A term used pathologically to describe BILIRUBIN staining of the BASAL GANGLIA; BRAIN STEM; and CEREBELLUM and clinically to describe a syndrome associated with HYPERBILIRUBINEMIA. Clinical features include athetosis, MUSCLE SPASTICITY or hypotonia, impaired vertical gaze, and DEAFNESS. Nonconjugated bilirubin enters the brain and acts as a neurotoxin, often in association with conditions that impair the BLOOD-BRAIN BARRIER (e.g., SEPSIS). This condition occurs primarily in neonates (INFANT, NEWBORN), but may rarely occur in adults. (Menkes, Textbook of Child Neurology, 5th ed, p613)
An element with atomic symbol O, atomic number 8, and atomic weight [15.99903; 15.99977]. It is the most abundant element on earth and essential for respiration.
Prenatal protozoal infection with TOXOPLASMA gondii which is associated with injury to the developing fetal nervous system. The severity of this condition is related to the stage of pregnancy during which the infection occurs; first trimester infections are associated with a greater degree of neurologic dysfunction. Clinical features include HYDROCEPHALUS; MICROCEPHALY; deafness; cerebral calcifications; SEIZURES; and psychomotor retardation. Signs of a systemic infection may also be present at birth, including fever, rash, and hepatosplenomegaly. (From Adams et al., Principles of Neurology, 6th ed, p735)
Observation of a population for a sufficient number of persons over a sufficient number of years to generate incidence or mortality rates subsequent to the selection of the study group.
The failure of a FETUS to attain its expected FETAL GROWTH at any GESTATIONAL AGE.
The nursing specialty that deals with the care of newborn infants during the first four weeks after birth.
The practice of assisting women in childbirth.
A transient absence of spontaneous respiration.
The range or frequency distribution of a measurement in a population (of organisms, organs or things) that has not been selected for the presence of disease or abnormality.
Disorders affecting amino acid metabolism. The majority of these disorders are inherited and present in the neonatal period with metabolic disturbances (e.g., ACIDOSIS) and neurologic manifestations. They are present at birth, although they may not become symptomatic until later in life.
The age of the mother in PREGNANCY.
An autosomal recessive genetic disease of the EXOCRINE GLANDS. It is caused by mutations in the gene encoding the CYSTIC FIBROSIS TRANSMEMBRANE CONDUCTANCE REGULATOR expressed in several organs including the LUNG, the PANCREAS, the BILIARY SYSTEM, and the SWEAT GLANDS. Cystic fibrosis is characterized by epithelial secretory dysfunction associated with ductal obstruction resulting in AIRWAY OBSTRUCTION; chronic RESPIRATORY INFECTIONS; PANCREATIC INSUFFICIENCY; maldigestion; salt depletion; and HEAT PROSTRATION.
The pit in the center of the ABDOMINAL WALL marking the point where the UMBILICAL CORD entered in the FETUS.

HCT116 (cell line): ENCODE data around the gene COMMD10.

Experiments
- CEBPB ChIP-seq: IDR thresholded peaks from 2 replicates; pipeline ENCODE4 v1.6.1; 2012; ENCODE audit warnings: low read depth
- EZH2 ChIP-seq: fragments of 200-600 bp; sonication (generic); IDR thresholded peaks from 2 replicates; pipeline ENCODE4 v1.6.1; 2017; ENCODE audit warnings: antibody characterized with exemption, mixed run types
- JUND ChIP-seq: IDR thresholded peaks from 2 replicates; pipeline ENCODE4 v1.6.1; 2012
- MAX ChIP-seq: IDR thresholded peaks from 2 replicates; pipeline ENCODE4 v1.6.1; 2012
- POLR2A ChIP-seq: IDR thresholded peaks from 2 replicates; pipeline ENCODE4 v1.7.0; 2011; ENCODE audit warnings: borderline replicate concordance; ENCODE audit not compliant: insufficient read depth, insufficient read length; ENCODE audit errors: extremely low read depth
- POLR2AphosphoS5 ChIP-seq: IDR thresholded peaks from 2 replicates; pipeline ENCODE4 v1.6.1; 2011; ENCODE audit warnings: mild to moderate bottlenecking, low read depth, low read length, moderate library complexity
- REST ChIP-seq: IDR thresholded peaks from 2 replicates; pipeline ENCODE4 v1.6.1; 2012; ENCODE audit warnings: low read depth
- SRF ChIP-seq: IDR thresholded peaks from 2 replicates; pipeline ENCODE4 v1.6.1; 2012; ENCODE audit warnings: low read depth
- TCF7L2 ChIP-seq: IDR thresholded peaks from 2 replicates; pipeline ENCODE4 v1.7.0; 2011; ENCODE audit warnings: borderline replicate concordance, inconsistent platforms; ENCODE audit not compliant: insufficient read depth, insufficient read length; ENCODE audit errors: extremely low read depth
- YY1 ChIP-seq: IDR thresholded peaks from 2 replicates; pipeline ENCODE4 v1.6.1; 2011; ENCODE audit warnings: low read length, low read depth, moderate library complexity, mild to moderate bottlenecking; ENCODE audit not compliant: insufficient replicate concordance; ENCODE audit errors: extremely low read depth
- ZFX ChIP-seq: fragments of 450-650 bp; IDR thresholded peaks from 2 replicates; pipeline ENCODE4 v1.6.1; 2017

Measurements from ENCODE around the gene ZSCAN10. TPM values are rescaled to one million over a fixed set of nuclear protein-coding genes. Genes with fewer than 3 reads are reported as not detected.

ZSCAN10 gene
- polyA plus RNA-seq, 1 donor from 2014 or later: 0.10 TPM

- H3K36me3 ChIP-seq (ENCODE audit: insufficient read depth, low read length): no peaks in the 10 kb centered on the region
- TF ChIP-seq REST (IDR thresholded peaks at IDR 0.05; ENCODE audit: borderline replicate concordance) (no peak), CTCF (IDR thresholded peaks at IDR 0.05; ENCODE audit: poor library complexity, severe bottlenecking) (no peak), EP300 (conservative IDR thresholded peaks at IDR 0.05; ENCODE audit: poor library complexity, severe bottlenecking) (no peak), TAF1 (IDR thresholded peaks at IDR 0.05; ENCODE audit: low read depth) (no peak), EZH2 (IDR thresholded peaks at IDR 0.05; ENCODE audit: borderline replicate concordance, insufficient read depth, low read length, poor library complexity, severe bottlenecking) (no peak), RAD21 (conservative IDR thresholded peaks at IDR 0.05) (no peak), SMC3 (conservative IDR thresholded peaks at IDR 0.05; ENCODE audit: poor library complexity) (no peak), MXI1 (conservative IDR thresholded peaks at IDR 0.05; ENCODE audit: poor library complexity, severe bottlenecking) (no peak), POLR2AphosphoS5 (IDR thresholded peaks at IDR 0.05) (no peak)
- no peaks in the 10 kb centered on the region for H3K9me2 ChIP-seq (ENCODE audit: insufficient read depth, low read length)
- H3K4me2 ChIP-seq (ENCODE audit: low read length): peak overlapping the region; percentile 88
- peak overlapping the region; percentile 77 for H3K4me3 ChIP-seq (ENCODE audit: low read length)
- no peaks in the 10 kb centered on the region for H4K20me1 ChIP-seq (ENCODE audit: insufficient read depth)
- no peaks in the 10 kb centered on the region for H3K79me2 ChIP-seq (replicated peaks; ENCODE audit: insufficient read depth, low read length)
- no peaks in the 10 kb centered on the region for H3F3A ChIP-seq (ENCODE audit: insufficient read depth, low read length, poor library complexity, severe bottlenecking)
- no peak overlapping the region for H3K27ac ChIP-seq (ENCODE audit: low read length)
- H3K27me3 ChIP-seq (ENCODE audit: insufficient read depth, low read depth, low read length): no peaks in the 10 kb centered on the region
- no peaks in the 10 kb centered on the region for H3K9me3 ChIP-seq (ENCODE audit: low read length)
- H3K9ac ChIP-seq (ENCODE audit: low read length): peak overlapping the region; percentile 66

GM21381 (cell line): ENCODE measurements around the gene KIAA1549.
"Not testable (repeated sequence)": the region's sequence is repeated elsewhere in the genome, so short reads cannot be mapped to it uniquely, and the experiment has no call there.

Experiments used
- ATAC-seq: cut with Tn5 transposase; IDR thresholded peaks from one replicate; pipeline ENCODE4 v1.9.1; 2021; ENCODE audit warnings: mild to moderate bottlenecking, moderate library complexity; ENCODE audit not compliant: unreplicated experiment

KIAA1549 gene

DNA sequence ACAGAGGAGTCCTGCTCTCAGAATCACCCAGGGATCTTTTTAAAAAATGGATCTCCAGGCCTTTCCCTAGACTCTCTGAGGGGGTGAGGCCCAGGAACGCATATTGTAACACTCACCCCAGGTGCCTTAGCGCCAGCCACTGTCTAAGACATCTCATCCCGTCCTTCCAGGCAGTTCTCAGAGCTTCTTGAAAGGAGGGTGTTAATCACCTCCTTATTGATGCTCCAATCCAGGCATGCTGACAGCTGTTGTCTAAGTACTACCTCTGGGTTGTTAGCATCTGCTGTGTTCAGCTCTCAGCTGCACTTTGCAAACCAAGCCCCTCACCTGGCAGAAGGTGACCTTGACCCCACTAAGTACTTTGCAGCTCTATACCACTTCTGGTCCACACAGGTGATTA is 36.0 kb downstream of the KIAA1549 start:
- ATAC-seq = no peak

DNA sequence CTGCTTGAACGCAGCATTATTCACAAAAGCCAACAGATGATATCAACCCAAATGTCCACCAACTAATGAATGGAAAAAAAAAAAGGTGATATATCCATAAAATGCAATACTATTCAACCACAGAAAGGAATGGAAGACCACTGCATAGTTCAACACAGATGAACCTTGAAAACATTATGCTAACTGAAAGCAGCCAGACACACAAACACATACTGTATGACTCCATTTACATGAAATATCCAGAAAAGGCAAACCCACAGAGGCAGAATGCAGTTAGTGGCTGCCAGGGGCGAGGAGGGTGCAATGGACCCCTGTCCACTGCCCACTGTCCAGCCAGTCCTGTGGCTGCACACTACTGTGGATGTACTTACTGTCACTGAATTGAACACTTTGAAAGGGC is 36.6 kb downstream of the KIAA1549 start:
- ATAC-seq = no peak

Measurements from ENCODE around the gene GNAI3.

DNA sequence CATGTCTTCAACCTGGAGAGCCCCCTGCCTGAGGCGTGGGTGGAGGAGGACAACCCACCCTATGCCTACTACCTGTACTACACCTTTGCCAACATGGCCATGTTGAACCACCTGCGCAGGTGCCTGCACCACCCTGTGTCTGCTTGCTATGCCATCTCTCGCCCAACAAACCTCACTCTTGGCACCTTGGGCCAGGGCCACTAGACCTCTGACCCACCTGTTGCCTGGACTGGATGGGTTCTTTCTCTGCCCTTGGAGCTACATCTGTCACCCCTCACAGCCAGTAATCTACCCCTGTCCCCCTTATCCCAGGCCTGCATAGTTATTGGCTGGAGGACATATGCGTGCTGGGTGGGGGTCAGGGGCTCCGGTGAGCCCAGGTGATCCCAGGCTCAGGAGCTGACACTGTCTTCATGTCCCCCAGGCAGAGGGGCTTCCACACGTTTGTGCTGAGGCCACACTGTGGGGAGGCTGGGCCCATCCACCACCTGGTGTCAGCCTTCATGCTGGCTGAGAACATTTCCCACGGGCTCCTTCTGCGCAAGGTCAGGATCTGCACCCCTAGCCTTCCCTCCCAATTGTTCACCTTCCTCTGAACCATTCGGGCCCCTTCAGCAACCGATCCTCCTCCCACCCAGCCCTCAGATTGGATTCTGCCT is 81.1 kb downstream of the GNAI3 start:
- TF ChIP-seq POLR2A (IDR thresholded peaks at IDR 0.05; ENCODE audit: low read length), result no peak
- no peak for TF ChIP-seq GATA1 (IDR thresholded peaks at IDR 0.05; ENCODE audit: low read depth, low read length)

A constituent of STRIATED MUSCLE and LIVER. It is an amino acid derivative and an essential cofactor for fatty acid metabolism.
An infant whose weight at birth is less than 1500 grams (3.3 lbs), regardless of gestational age.
A condition characterized by an abnormal increase of BILIRUBIN in the blood, which may result in JAUNDICE. Bilirubin, a breakdown product of HEME, is normally excreted in the BILE or further catabolized before excretion in the urine.
Liquid formulations for the nutrition of infants that can substitute for BREAST MILK.
Morphological and physiological development of FETUSES.
A highly vascularized mammalian fetal-maternal organ and major site of transport of oxygen, nutrients, and fetal waste products. It includes a fetal portion (CHORIONIC VILLI) derived from TROPHOBLASTS and a maternal portion (DECIDUA) derived from the uterine ENDOMETRIUM. The placenta produces an array of steroid, protein and peptide hormones (PLACENTAL HORMONES).
Naturally occurring or experimentally induced animal diseases with pathological processes sufficiently similar to those of human diseases. They are used as study models for human diseases.
A respiratory distress syndrome in newborn infants, usually premature infants with insufficient PULMONARY SURFACTANTS. The disease is characterized by the formation of a HYALINE-like membrane lining the terminal respiratory airspaces (PULMONARY ALVEOLI) and subsequent collapse of the lung (PULMONARY ATELECTASIS).
The back (or posterior) of the FOOT in PRIMATES, found behind the ANKLE and distal to the TOES.
Self-generated faint acoustic signals from the inner ear (COCHLEA) without external stimulation. These faint signals can be recorded in the EAR CANAL and are indications of active OUTER AUDITORY HAIR CELLS. Spontaneous otoacoustic emissions are found in all classes of land vertebrates.
Testing or screening required by federal, state, or local law or other agencies for the diagnosis of specified conditions. It is usually limited to specific populations such as categories of health care providers, members of the military, and prisoners or to specific situations such as premarital examinations or donor screening.
The innermost layer of the three meninges covering the brain and spinal cord. It is the fine vascular membrane that lies under the ARACHNOID and the DURA MATER.